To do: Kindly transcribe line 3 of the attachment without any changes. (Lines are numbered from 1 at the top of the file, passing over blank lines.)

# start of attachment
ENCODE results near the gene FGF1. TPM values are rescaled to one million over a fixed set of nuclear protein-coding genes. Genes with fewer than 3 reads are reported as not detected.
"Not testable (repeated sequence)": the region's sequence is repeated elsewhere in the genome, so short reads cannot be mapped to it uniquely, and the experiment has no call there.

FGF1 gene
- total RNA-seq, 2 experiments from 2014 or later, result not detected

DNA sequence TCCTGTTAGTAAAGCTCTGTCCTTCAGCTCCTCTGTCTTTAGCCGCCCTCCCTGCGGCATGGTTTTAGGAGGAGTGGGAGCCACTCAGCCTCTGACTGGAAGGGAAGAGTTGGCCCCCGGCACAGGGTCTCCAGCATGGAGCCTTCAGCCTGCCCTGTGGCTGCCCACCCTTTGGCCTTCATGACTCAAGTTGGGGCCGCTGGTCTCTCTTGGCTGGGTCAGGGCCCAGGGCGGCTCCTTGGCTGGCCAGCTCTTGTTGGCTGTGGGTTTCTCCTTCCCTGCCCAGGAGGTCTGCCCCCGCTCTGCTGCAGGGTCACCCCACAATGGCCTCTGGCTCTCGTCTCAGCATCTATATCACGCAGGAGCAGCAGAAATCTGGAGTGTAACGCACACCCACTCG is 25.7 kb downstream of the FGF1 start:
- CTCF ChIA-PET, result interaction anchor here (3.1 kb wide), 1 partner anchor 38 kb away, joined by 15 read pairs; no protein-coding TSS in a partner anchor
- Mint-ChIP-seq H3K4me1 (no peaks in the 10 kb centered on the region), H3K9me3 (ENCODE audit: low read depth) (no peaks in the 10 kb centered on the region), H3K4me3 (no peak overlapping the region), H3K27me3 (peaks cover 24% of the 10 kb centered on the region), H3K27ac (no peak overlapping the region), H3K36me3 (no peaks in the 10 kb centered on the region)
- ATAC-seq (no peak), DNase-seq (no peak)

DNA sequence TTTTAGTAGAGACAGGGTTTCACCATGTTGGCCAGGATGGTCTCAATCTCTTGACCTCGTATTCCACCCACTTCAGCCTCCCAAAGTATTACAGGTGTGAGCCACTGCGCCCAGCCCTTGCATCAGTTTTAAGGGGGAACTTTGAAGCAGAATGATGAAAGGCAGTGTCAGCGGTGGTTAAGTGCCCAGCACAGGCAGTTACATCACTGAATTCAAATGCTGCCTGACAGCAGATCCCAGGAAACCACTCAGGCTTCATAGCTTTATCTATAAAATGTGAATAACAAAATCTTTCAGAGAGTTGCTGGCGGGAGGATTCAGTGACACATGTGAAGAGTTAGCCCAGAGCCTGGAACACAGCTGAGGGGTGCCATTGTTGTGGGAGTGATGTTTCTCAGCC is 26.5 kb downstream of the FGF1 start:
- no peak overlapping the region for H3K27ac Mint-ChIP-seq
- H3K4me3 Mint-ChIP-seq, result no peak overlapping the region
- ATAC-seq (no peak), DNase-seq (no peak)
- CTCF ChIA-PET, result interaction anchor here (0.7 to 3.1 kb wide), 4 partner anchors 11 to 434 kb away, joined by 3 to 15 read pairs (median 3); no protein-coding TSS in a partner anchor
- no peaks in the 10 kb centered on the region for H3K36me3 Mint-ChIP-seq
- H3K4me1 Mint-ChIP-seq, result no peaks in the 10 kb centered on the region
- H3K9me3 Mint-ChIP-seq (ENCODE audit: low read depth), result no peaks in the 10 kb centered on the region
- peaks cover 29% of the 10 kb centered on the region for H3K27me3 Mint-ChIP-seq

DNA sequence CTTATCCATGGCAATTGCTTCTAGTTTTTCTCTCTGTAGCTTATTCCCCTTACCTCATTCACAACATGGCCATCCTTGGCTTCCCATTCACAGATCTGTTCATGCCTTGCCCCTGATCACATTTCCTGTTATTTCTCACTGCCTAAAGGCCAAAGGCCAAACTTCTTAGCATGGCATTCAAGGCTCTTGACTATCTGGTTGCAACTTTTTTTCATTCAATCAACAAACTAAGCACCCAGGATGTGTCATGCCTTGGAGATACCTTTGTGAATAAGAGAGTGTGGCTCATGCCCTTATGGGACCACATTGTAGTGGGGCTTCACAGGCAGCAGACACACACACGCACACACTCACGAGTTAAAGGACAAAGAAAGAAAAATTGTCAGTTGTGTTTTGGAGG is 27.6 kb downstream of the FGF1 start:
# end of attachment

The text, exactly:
FGF1 gene